I’ll also be writing more about charcuterie and salumi going forward trying various Mediterranean techniques on different cuts of meat. Here’s another one of my favorites – How to Make Tonno di Maiale. Stay tuned!
Dad, are we there yet?
Hi Jason. This is Tony Bartlett from south Africa..
Please could you explain what you mean by Beef bung. Many thanks
Hi Tony – thanks for reading and good question. Before I started doing this I had no idea what one was. Beef Bung, also known as beef cap, is the terminal end of the large intestine in a cow. They typically come in 4.5″ or 5″ diameter sizes and are ideal for coppa, mortadella and bologna. Here’s a good link with a diagram to show you what’s what inside the cow: http://www.fao.org/docrep/003/x6556e/x6556e03.htm
Hello on your ing you have 1# kosher salt, 8 oz sugar, 2oz pink/cure #1. Then you say 2 c curing salt mix. I’m not sure what you mean. Can you please explain it. Thanks for your time. Joan
Hi Joan – I’m not sure I follow you. Can you specify what part of the post you are referring to?
I left an 800 and 1000g piece of coppa in salt/pink salt/spice mix for 3 days. I’m worried it wasn’t long enough as I am seeing that folks leave them for 10-14 days. After about 7 days, they are still softer than the lomo and bresaola I salt cured for 12-14 days. I weighed the 800 g and it has lost about 100 g of weight. Is it possible to place them back in salt if they didn’t cure long enough?
If you’ve removed it from the cure and rinsed it already I would not suggest putting it back into a salt cure. For 3 days you should be good to go if you used weight to compress the coppa during the curing process.
How long do you leave the meat in the salt? Do you just put it in the box ?
I do 1 day for every two pounds of meat. Flip every other day.
Hi Jason, I have followed you recipe and have had my coppa hanging for about 3 weeks now. I have two questions for you:
1. There is mold that is growing on the outside of the beef bung, is this typical or did I do something wrong? How do you characterize bad mold juju from good mold if there is such a thing?
2. Is the 30% weight loss goal taken from before or after you put it in the salt cure?
Hi Todd – thanks for the note.
The mold is typical and you did nothing wrong. If it’s white mold then just leave it. If it’s dark mold (green or black) then take a damp cloth soaked with white wine and wipe it down.
As far as weight loss goes – you want to measure from the point after you’ve taken it off the cure.
Jason — Well, I began the cure to my first salumi before my bung arrived (that just sounds so wrong on so many lower levels). So I went with the Youtube where the guy wraps the meat in a paper bag. I wanted to use your rub ingredients, but must say that since no one had juniper berries, I bought a Christmas wreath at the Fred Meyer here in Newport and dehydrated them slightly before crushing and applying. I unwrapped the meat and sliced it so thin on my commercial Fleetwood™ that I could almost read your blog post through the slices. IT TURNED OUT WONDERFULLY! I now have my bung, elastic sock and a big bottle full of juniper berries. All set for the next neck muscles. Thank you so much for your posts. Now I need to find a way to make the guanciale for my bucatini all’amastriciana and I’ll be set! Ciao4niao, Jacob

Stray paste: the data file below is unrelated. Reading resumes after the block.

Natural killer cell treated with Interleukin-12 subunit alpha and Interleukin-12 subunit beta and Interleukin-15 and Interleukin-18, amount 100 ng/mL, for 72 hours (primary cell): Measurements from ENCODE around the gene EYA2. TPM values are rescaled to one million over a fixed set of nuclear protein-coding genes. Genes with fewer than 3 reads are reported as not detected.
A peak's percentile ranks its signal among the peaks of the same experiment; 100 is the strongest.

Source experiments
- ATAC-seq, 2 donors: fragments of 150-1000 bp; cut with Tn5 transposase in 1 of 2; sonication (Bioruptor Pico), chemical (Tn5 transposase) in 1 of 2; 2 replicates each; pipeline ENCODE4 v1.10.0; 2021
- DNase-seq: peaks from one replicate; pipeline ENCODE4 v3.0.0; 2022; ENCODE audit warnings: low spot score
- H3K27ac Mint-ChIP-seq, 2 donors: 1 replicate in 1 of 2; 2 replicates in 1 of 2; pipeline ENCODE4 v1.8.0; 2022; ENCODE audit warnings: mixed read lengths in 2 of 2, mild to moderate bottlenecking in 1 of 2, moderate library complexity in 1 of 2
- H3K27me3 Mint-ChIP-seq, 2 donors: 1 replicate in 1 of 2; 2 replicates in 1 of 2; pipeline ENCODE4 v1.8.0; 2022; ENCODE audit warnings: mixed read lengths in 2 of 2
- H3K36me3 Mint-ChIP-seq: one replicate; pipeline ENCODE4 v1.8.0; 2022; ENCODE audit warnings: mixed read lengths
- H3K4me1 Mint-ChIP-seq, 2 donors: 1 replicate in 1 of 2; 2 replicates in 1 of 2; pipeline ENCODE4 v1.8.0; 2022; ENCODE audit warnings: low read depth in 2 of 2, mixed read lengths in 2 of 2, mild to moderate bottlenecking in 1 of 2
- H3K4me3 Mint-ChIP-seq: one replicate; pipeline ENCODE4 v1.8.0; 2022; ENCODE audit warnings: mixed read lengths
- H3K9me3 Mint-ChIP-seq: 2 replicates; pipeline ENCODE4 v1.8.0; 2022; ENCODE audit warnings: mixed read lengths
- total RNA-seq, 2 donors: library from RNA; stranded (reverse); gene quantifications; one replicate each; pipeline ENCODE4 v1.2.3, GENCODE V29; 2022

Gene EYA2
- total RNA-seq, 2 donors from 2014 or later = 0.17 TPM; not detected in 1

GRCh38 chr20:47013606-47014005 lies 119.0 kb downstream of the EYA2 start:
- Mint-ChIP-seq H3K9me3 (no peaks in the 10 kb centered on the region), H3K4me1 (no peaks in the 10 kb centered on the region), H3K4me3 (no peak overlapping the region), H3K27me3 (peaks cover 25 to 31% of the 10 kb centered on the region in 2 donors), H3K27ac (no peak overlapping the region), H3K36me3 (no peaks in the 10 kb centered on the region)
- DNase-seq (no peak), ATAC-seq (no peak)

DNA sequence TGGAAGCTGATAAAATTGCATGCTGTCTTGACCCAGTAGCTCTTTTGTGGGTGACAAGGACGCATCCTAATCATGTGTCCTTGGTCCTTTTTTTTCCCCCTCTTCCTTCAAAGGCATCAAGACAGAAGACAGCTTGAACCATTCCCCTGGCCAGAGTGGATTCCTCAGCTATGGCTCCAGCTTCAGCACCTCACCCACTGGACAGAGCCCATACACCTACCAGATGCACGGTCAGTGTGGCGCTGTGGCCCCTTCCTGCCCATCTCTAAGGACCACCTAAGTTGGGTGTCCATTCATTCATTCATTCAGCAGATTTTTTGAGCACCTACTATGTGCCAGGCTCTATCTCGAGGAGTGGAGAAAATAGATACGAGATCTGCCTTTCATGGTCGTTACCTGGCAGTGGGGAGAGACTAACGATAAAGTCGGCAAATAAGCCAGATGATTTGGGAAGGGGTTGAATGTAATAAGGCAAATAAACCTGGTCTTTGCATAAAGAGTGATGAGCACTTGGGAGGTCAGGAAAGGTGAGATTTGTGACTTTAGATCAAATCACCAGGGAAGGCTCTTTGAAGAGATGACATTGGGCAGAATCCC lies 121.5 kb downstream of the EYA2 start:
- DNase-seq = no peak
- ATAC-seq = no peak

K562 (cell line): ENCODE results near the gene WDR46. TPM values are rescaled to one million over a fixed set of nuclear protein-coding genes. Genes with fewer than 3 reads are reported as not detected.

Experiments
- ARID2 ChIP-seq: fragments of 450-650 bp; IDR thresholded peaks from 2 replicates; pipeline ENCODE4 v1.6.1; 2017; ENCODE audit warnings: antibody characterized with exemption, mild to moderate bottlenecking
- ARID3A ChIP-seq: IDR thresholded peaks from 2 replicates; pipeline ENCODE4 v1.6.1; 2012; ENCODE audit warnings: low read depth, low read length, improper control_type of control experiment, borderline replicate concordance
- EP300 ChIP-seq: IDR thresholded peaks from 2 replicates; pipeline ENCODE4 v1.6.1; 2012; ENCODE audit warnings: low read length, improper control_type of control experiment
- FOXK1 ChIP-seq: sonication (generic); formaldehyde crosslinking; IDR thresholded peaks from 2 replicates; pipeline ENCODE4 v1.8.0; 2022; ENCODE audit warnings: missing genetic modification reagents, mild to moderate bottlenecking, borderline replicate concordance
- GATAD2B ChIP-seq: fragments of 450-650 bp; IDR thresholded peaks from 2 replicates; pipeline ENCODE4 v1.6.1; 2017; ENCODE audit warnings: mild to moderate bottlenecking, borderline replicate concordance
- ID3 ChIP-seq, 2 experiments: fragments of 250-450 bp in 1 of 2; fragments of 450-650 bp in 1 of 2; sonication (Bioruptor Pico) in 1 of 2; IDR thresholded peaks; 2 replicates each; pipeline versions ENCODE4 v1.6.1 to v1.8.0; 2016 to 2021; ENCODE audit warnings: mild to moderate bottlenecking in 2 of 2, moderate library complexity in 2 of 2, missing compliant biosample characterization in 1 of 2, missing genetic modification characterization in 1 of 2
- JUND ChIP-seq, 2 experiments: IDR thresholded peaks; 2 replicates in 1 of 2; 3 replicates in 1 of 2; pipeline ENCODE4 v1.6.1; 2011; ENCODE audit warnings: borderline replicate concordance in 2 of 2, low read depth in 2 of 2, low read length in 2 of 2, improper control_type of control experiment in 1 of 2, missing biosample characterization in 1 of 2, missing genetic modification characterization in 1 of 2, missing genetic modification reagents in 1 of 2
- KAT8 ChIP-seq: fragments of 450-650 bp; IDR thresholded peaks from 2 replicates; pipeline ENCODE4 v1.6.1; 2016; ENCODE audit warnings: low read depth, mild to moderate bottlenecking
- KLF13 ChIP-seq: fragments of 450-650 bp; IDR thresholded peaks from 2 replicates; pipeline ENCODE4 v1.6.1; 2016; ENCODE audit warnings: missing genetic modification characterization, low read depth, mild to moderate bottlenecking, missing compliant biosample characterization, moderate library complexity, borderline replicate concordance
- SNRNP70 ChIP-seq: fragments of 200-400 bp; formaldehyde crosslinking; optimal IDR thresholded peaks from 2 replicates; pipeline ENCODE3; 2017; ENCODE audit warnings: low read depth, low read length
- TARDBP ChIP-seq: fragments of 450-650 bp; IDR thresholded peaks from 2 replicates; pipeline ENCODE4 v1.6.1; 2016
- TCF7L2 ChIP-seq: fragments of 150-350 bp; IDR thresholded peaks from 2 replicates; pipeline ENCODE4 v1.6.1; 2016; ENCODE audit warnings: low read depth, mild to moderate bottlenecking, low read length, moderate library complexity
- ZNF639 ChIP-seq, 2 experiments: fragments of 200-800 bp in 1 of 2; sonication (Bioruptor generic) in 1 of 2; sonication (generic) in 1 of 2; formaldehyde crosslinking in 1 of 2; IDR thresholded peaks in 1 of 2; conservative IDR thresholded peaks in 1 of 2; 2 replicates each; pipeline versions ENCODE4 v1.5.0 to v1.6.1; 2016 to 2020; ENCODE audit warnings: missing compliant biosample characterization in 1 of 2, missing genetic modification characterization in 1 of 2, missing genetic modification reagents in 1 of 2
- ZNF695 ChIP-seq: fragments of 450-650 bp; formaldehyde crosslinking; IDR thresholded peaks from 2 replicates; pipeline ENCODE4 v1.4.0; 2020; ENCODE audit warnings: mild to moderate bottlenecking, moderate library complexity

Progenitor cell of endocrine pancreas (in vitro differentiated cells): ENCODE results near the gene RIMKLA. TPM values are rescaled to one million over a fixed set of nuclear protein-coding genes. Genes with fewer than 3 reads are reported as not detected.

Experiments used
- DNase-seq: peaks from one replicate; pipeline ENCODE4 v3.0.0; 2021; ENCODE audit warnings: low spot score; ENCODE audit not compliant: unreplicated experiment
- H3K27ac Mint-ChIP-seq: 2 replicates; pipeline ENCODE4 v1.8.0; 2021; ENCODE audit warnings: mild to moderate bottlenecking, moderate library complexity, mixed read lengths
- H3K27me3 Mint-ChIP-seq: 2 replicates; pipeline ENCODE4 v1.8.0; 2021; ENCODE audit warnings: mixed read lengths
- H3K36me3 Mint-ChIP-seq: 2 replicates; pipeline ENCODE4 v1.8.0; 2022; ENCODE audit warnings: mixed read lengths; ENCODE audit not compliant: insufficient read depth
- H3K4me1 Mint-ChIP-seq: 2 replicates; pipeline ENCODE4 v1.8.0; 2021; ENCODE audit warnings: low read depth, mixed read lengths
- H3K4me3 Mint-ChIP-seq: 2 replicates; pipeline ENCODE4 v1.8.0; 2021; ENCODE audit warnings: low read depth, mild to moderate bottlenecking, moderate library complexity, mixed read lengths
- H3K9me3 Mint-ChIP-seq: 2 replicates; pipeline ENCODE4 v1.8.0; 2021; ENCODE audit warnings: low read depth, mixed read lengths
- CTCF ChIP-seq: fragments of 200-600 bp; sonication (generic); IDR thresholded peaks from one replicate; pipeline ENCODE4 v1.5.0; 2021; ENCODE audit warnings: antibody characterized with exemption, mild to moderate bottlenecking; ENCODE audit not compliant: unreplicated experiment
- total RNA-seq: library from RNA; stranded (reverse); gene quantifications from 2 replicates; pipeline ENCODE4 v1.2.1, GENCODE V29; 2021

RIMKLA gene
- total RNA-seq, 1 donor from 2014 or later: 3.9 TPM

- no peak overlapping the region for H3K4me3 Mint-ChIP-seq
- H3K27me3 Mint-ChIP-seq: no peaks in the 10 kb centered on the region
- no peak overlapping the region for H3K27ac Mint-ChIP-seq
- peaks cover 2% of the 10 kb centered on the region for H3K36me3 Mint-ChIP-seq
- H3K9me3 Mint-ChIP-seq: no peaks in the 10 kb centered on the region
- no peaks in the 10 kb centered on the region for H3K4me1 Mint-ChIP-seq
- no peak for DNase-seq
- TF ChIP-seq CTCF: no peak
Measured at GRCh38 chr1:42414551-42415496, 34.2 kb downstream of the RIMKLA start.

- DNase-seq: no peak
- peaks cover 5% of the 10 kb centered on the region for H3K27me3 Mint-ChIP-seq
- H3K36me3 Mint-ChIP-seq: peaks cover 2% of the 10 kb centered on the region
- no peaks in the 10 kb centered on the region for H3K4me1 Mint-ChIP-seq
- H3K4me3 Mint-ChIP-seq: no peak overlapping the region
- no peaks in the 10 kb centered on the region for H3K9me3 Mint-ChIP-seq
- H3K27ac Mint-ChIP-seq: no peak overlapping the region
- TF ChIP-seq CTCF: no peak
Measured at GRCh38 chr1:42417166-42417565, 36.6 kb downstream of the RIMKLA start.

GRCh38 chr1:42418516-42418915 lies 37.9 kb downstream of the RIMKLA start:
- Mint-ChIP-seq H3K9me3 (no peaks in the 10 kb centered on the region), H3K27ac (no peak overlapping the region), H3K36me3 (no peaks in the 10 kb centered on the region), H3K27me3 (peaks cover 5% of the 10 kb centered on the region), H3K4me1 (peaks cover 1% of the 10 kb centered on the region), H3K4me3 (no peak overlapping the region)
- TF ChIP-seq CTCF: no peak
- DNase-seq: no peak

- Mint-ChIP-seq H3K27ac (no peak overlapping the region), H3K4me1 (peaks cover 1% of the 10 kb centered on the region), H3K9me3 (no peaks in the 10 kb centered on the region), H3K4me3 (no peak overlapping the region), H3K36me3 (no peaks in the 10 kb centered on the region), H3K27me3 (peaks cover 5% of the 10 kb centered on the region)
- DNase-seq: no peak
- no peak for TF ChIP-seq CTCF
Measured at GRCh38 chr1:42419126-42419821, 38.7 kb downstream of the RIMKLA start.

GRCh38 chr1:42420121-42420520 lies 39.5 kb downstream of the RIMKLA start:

That’s awesome – I love the urban foraging aspect of your juniper berry acquisition!
Can you clarify what the “salt box” cure is and provide instructions for that? Basically just coat it in salt??
Hi Jerry – yes, it’s basically coating the meat with the cure. However, you want to brush off any excess as too much will leave you with a very salty product.
Hi there. I am using 1 tablespoon of Morton’s salt per pound of pork. How long do you think I should leave the pork curing in the fridge for? (I am not applying any weight; just put the pork in a zip lock).
After the dry curing, can I dry the cured pork in the fridge (using cheese cloth) and if ok: for how long?
Thanks a bunch!
Hi Alex –
First off – I wouldn’t recommend using Morton’s table salt. It will absorb more rapidly into the meat due to the grain size and will create a much saltier product than desired. Depending on the size of the coppa, I’d recommend leaving it on the cure for 2-3 days/pound up to 14 days at most.
For drying – I do not recommend you dry in the fridge. Both the cold temperatures and the humidity levels will leave you with an end product that will likely have significant case hardening and a soft interior. You’ll need to find a space to hang the coppa with a temp range of 50-65 degrees and a humidity level of 60-70 percent ideally.
As for duration – you are looking at weight loss percentages. There are a number of factors that influence this including temp, humidity, fat content, etc. I’d recommend going for a 35% weight loss between the weight of the meat when you remove and rinse the cure to the point at which you’d consider the coppa ‘done’.
You can read the second part of this post for additional details.
Hope that helps – happy curing!
Thanks for your response Jason. (actually I am using Morton’s tenderquick)
Finding the right temp may be difficult as I live in the tropics.
I will find a way 🙂
Keep up with the good work. Looking forward to seeing more of your cold cuts on your blog!